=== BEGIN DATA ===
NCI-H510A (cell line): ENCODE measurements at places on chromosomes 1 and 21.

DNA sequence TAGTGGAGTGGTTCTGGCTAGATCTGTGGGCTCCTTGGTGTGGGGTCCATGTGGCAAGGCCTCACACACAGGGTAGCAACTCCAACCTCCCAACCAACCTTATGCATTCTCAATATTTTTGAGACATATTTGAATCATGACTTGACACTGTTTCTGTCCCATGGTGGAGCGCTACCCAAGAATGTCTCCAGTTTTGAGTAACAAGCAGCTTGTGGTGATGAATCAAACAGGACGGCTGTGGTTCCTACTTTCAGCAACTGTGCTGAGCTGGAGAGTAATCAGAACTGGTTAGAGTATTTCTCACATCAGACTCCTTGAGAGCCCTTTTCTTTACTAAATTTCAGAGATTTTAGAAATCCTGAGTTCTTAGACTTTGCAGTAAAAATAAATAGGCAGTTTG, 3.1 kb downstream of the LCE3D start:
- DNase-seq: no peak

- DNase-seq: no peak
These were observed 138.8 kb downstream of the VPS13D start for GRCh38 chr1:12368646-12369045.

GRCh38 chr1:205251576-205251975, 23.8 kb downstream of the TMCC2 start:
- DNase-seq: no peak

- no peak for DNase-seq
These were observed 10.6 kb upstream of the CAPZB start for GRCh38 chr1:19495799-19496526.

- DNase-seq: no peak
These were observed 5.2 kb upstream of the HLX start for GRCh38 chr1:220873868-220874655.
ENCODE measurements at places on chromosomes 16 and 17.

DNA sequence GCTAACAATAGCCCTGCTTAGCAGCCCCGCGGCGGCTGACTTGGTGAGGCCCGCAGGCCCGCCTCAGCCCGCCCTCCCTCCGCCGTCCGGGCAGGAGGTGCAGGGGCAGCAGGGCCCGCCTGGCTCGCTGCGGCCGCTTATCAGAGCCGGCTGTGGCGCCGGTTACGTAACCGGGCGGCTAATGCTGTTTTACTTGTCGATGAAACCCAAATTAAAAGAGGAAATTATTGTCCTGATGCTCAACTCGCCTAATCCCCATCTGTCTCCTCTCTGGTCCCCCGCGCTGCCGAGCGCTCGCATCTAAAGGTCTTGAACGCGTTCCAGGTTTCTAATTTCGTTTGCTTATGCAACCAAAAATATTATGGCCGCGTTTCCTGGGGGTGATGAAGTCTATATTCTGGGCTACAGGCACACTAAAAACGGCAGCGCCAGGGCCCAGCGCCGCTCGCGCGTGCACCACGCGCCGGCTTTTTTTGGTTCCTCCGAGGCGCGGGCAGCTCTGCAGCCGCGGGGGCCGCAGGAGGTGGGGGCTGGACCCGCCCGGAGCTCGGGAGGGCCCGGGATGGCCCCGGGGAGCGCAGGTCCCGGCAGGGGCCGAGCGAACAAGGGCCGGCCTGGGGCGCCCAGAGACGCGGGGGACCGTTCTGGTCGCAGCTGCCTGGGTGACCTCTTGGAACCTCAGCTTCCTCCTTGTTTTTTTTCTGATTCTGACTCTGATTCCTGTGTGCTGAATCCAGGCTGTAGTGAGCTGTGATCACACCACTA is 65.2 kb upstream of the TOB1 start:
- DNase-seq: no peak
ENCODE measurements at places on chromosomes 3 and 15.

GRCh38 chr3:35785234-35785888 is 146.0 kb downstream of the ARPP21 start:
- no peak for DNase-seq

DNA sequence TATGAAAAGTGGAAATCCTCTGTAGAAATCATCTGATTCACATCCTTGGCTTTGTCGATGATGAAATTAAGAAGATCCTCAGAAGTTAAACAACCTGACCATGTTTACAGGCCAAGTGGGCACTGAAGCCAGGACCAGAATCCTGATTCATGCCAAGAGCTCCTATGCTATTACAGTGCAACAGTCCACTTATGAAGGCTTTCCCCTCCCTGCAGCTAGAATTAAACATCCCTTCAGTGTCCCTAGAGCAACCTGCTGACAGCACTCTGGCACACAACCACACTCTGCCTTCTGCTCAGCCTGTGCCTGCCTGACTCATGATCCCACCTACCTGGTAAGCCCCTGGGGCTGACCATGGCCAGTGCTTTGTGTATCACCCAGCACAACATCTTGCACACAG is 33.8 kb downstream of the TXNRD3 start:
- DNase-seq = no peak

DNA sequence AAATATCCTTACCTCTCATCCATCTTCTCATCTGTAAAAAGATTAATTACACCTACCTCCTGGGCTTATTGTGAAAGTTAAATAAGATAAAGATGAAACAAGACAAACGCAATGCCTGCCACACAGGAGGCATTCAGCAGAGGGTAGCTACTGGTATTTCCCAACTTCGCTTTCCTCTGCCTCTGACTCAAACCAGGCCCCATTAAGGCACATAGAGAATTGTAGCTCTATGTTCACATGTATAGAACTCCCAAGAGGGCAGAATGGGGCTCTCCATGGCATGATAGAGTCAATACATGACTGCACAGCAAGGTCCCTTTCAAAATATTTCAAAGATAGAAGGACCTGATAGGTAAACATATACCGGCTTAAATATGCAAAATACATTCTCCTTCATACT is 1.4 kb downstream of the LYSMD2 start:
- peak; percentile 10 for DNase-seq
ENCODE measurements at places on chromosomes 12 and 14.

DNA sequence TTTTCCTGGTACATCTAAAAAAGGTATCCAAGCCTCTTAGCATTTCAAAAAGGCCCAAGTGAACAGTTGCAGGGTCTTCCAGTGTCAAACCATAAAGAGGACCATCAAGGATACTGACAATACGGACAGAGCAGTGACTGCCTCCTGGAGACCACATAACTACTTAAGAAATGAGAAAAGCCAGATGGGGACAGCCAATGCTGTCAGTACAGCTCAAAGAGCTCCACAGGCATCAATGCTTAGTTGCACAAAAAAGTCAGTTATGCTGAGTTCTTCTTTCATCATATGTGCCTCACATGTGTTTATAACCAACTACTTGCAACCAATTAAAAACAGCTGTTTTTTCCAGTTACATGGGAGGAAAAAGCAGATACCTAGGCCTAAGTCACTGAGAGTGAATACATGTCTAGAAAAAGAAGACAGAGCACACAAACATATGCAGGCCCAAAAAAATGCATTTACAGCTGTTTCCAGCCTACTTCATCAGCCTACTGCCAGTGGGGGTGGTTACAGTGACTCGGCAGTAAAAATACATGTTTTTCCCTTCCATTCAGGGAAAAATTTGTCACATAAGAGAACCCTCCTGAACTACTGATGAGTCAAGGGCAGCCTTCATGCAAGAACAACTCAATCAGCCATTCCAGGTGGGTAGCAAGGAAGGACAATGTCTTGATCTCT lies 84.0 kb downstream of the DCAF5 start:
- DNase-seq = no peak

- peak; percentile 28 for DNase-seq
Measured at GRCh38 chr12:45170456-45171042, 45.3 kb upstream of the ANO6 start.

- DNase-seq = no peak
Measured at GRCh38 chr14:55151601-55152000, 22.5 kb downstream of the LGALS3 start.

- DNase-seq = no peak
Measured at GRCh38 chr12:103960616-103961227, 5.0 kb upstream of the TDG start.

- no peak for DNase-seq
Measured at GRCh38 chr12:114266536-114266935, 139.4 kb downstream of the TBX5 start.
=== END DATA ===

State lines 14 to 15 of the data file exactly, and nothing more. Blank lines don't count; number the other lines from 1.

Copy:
- DNase-seq: no peak
ENCODE measurements at places on chromosomes 3 and 15.